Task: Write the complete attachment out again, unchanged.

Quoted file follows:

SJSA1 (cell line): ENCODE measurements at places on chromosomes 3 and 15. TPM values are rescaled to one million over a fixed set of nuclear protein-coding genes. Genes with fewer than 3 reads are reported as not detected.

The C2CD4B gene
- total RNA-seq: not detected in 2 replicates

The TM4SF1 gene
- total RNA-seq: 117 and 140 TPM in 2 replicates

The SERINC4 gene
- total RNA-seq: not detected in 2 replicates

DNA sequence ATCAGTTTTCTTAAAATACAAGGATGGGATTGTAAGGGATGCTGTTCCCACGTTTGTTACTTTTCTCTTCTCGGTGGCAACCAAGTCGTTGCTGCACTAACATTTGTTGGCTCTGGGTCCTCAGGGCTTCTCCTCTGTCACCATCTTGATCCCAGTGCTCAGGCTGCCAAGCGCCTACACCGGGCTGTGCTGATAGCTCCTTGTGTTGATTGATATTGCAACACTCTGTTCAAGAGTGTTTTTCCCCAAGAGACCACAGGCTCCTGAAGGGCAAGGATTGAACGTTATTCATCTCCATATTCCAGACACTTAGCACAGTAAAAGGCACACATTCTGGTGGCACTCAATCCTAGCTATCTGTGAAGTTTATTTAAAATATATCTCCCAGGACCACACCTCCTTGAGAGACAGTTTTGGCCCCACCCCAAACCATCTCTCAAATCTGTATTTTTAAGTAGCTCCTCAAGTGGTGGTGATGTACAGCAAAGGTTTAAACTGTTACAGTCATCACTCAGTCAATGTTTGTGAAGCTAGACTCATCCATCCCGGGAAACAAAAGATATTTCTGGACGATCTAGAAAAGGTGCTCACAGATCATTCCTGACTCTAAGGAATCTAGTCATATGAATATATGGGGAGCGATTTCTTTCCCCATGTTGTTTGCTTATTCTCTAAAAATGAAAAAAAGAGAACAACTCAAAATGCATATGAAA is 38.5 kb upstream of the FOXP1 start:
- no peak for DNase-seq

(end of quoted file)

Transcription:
SJSA1 (cell line): ENCODE measurements at places on chromosomes 3 and 15. TPM values are rescaled to one million over a fixed set of nuclear protein-coding genes. Genes with fewer than 3 reads are reported as not detected.

The C2CD4B gene
- total RNA-seq: not detected in 2 replicates

The TM4SF1 gene
- total RNA-seq: 117 and 140 TPM in 2 replicates

The SERINC4 gene
- total RNA-seq: not detected in 2 replicates

DNA sequence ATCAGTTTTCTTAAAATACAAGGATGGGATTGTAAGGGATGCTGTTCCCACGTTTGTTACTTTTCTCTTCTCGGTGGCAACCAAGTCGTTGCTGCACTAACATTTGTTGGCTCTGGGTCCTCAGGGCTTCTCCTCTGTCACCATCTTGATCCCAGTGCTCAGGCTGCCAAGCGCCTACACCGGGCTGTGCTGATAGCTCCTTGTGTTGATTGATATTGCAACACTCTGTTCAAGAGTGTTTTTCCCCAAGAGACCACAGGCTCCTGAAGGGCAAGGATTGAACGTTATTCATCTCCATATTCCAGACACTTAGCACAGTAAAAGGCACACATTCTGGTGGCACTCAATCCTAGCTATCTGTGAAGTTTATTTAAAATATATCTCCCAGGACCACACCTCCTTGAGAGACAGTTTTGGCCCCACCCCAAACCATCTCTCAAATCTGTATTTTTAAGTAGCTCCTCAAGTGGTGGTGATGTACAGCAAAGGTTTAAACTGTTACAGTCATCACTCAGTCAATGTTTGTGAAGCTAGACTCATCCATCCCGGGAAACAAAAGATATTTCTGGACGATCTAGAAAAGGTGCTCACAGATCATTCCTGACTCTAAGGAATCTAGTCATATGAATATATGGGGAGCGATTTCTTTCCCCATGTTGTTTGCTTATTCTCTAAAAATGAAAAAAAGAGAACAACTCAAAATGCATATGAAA is 38.5 kb upstream of the FOXP1 start:
- no peak for DNase-seq